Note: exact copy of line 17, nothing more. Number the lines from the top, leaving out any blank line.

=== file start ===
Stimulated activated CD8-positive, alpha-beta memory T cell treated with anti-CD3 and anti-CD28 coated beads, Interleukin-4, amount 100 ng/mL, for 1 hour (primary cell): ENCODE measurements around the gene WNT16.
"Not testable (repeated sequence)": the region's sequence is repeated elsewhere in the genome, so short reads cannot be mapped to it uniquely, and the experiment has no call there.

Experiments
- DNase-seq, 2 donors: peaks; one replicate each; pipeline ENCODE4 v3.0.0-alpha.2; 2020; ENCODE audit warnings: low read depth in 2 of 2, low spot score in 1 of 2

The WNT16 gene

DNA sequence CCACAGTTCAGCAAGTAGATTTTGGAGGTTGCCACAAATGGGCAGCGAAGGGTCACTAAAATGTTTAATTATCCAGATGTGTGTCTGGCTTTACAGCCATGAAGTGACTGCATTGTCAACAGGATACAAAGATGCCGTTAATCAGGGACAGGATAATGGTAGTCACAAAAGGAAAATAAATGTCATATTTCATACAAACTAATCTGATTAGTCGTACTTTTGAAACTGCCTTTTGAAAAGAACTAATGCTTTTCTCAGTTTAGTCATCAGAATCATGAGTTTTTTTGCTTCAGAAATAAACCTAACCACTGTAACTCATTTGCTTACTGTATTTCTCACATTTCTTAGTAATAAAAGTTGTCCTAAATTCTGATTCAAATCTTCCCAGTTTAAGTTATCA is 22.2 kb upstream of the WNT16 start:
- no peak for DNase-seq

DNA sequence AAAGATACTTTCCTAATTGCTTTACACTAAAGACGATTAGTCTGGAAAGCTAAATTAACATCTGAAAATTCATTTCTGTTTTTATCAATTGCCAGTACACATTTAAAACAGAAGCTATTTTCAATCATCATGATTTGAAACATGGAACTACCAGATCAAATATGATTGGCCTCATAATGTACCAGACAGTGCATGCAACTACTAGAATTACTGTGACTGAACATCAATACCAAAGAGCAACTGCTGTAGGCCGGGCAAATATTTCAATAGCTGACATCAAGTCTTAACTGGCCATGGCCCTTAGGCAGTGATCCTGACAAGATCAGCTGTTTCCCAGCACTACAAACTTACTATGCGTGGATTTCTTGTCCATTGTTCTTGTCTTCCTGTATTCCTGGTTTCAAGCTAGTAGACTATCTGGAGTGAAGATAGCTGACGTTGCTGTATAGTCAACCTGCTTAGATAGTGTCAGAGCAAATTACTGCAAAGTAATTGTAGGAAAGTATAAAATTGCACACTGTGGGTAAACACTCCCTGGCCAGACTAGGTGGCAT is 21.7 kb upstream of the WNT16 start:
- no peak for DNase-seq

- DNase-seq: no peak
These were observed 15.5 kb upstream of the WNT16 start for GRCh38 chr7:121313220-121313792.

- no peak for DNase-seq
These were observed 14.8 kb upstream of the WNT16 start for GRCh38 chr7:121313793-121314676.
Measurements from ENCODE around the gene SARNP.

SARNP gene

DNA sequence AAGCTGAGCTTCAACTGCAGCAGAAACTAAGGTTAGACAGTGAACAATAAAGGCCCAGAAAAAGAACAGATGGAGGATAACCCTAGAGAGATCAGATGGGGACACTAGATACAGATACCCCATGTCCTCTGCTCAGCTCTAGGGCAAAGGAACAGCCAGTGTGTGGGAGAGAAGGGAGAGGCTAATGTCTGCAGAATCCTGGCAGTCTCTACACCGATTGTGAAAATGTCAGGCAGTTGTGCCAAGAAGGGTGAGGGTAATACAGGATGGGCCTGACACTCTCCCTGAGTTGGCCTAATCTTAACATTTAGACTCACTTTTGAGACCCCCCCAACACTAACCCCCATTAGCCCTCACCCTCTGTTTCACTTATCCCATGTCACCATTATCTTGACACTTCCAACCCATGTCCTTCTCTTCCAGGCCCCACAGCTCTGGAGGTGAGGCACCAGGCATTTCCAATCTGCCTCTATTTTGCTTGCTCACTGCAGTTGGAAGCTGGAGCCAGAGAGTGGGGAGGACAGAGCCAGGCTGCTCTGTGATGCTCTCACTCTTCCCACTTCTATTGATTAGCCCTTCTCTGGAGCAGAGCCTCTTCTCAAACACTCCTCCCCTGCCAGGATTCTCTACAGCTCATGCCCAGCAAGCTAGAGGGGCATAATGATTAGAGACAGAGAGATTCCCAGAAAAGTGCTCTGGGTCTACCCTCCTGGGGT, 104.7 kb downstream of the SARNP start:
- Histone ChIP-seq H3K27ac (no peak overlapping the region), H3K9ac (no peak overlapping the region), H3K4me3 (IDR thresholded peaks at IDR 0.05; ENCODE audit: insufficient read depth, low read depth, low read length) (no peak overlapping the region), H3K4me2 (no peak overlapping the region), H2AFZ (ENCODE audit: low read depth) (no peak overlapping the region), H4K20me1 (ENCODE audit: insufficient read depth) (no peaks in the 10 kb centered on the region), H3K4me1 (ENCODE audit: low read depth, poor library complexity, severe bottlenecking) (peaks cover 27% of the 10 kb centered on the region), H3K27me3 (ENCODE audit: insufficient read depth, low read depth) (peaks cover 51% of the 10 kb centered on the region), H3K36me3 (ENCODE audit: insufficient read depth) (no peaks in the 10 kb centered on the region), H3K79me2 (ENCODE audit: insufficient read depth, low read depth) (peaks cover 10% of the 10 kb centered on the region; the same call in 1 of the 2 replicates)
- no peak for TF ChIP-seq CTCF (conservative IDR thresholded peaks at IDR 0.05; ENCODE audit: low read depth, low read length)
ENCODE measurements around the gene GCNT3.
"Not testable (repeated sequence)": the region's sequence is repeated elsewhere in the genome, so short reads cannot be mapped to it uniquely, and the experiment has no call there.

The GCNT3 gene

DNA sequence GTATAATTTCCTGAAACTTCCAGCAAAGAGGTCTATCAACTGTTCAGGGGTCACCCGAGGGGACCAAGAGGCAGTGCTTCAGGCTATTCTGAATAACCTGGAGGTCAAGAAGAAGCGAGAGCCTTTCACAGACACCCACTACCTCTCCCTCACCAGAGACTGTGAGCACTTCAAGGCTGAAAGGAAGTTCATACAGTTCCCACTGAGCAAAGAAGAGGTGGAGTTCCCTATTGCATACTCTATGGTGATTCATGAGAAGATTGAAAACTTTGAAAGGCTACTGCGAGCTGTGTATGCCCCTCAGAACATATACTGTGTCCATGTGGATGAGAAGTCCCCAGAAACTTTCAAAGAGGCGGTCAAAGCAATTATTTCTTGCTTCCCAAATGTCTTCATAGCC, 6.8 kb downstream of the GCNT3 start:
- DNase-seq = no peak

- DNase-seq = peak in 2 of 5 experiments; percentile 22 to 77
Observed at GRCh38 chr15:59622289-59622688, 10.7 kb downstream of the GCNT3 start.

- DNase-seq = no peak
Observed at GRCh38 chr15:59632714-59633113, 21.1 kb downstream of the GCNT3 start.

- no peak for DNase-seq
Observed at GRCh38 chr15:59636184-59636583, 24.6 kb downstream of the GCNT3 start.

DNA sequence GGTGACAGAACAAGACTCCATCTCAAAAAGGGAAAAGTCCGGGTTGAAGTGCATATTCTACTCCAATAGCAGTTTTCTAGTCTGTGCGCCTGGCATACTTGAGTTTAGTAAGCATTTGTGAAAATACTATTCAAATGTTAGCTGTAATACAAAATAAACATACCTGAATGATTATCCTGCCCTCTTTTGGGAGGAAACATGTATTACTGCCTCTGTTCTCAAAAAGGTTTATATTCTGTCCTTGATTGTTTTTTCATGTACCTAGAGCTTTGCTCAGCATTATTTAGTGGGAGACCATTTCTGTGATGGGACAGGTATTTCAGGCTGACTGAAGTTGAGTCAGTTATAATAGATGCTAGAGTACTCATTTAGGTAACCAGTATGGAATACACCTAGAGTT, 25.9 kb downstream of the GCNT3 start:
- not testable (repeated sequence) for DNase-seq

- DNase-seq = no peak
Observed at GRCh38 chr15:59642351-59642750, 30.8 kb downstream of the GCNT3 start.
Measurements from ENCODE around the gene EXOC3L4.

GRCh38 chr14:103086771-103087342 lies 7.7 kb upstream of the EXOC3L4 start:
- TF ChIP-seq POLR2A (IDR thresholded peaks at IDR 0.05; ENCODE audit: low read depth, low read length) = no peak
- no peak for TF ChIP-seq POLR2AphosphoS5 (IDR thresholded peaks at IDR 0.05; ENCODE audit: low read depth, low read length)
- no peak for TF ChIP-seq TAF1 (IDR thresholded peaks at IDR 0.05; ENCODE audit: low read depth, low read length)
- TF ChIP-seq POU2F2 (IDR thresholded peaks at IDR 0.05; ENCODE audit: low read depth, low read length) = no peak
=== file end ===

- Histone ChIP-seq H3K27ac (no peak overlapping the region), H3K9ac (no peak overlapping the region), H3K4me3 (IDR thresholded peaks at IDR 0.05; ENCODE audit: insufficient read depth, low read depth, low read length) (no peak overlapping the region), H3K4me2 (no peak overlapping the region), H2AFZ (ENCODE audit: low read depth) (no peak overlapping the region), H4K20me1 (ENCODE audit: insufficient read depth) (no peaks in the 10 kb centered on the region), H3K4me1 (ENCODE audit: low read depth, poor library complexity, severe bottlenecking) (peaks cover 27% of the 10 kb centered on the region), H3K27me3 (ENCODE audit: insufficient read depth, low read depth) (peaks cover 51% of the 10 kb centered on the region), H3K36me3 (ENCODE audit: insufficient read depth) (no peaks in the 10 kb centered on the region), H3K79me2 (ENCODE audit: insufficient read depth, low read depth) (peaks cover 10% of the 10 kb centered on the region; the same call in 1 of the 2 replicates)